In one room, for nineteen minutes, five bidders crossed swords –
The fight surrounded the momentous sale of Leonardo da Vinci’s “Salvator Mundi,” which sold on Wednesday night for an eye-watering $450.3 million, pulverising the high for any piece of artwork sold at auction. It eclipsed the sale of Picasso’s “Woman of Algiers,” which was sold for $179.4 million at Christie’s back in May 2015, and far surpassed Sotheby’s record-smashing auction of “Untitled” by Basquiat which sold for $110.5 million not long ago.
The auction of “Salvator Mundi” was punctuated by sporadic gasps from the crowd, as bids continued to soar by tens of millions. As the bidding began to lose steam, and buyers began to gird their proverbial loins for the next multi-million-dollar increase, Jussi Pylkkanen, the auctioneer poignantly commented, “It’s a historic moment; we’ll wait.”
The staggering price is even more extraordinary when the current market for the Old Masters is declining, due in large part to short supply and the modern collector possessing a proclivity towards contemporary art. Audaciously and with utter sincerity, “Salvator Mundi” was sold alongside Basquiat and Warhol in a Post-War and Contemporary Art Evening Sale, rather than at the less sexy Annual Old Masters Sale. To the observer, this painting affirms something else entirely – the extent of which skilled marketing and salesmanship has come to command the conversation around art and its subsequent worth.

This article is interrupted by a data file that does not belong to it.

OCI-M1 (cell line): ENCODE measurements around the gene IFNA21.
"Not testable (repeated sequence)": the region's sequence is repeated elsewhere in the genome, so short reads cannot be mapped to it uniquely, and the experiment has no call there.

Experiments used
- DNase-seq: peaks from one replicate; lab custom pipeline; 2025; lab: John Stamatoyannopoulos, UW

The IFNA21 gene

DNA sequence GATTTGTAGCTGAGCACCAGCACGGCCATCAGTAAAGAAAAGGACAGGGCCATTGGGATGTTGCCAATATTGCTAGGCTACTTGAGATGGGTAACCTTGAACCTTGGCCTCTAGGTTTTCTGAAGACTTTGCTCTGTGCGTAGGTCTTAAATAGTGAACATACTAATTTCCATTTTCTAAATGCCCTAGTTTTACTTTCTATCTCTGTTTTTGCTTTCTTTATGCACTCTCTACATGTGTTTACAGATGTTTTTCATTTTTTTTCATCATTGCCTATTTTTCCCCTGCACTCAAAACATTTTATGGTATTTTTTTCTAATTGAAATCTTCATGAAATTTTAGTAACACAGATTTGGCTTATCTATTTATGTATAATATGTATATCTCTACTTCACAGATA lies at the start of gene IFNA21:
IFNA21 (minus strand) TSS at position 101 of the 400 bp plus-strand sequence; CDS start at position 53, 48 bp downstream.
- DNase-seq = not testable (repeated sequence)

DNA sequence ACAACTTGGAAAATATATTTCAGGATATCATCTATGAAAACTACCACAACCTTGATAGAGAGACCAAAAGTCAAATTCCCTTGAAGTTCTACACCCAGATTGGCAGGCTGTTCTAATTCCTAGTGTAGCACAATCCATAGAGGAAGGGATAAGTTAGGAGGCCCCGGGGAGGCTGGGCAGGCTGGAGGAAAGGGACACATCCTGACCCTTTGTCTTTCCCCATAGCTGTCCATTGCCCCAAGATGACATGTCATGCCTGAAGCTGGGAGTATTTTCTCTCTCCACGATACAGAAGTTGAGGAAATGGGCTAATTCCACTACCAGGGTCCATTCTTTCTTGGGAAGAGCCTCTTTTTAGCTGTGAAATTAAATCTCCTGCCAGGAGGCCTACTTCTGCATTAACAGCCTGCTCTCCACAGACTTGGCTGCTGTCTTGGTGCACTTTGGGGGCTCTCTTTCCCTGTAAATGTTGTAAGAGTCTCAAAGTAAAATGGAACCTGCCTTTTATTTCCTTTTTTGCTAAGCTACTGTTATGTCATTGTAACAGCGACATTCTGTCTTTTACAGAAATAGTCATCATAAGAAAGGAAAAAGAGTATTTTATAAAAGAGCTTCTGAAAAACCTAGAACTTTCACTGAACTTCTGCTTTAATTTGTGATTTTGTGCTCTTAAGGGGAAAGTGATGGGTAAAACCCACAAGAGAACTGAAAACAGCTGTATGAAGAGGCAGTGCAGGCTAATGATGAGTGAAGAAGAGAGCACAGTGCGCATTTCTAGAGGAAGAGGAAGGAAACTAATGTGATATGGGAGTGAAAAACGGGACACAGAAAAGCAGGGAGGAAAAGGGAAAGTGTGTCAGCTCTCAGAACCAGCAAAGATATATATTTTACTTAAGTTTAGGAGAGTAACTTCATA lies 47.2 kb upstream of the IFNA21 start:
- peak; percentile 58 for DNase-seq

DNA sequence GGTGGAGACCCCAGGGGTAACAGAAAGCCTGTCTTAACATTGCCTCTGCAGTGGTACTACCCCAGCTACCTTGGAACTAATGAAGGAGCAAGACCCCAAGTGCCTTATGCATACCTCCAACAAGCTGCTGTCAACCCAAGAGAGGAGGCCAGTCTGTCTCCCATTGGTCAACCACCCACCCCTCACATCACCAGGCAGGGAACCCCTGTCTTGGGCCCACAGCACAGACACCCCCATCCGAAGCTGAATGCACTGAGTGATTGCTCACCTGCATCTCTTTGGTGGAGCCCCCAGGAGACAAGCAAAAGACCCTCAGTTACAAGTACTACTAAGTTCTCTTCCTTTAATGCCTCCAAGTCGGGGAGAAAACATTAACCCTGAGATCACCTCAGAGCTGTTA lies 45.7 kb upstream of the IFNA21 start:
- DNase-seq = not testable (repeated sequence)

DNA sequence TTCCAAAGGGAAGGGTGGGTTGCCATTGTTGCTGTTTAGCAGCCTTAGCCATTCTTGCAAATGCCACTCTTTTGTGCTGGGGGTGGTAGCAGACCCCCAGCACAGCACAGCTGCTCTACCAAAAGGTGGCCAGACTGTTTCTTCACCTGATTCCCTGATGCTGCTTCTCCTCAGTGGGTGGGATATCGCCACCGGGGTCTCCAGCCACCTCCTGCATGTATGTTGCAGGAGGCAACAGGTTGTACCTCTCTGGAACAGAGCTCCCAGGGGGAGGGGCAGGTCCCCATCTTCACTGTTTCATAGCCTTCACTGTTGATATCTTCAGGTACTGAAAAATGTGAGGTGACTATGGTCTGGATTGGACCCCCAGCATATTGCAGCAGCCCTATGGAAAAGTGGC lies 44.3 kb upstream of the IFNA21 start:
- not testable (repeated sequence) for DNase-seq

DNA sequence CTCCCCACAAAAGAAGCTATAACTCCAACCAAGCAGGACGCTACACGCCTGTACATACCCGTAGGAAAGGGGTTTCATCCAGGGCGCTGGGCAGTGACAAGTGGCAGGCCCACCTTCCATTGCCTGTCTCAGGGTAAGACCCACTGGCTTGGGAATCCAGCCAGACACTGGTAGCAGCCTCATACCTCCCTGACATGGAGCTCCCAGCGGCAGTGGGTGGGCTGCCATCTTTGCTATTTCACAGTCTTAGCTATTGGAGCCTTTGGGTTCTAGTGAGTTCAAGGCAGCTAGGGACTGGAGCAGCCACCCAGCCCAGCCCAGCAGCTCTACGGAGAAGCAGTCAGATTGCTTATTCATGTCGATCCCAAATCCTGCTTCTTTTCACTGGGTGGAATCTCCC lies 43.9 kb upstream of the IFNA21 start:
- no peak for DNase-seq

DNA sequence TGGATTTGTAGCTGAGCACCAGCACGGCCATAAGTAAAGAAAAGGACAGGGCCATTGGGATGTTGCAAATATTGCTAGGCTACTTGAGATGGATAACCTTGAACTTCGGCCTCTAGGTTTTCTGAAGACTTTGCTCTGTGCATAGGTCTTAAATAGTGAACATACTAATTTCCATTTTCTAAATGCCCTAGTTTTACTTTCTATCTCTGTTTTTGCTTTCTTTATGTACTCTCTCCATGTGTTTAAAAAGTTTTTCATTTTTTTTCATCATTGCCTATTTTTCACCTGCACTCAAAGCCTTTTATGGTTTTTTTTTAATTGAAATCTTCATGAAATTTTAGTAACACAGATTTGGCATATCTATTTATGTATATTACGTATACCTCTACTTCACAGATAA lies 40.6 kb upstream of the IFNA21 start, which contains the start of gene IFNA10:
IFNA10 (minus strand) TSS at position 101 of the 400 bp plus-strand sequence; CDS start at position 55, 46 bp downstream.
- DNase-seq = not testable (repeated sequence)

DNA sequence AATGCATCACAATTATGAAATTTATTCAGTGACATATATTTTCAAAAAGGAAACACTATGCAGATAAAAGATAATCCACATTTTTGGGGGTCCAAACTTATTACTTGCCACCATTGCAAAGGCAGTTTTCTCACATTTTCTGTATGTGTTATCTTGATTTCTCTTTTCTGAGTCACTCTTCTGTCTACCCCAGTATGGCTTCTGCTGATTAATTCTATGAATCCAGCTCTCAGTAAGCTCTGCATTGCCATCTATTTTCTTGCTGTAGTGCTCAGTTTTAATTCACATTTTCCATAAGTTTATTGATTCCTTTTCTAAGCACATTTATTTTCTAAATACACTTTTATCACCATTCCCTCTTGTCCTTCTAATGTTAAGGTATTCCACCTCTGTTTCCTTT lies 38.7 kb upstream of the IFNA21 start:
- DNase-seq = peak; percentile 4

Christie’s marketing campaign was reasonably idiosyncratic in the art world; it was the first time the celebrated auction house enlisted the support of an outside agency to execute a campaign for the work. The successful content marketing hailed the work as “the last da Vinci,” the only known painting by the Renaissance master still in private hands, despite numerous art critics who have pointed to the painting’s extensive damage and uncertain authenticity.
You have to hand it to Christie’s for its masterstroke in the art of marketing – succeeding in creating a mystique, a near cult of personality surrounding the curious and stirring work, despite numerous objections across the art world.
Droga5, the digitally native ad agency, created a dazzling humanist spot in the lead up to the sale – The hook? The long-lost painting wasn’t shown at all. Instead, working alongside portrait photographer Nadav Kander, a hidden camera captured the visceral and emotional reactions to the painting – and they’re pretty damn captivating to watch (especially when Leonardo DiCaprio makes an appearance, swoon.) This postmodern turning-the-tables is a masterful dichotomy of digital exegesis and the private ‘self.’
Many artwork consultants (naysayers) contend with this new wave of art-marketing, arguing that Christie’s used through-the-line window dressing to hide the baggage that comes with a long-lost Leonardo, from the extent of damage and questionable authenticity to its perplexing buying history. Objections aside, this was a thumping good success of branding and fascination versus connoisseurship and staunch reality.
“It’s been a brilliant marketing campaign,” noted Alan Hobart, the director of Pyms Gallery in London and distinguished art dealer, “This is going to be the future.”
We agree, Mr. Hobart.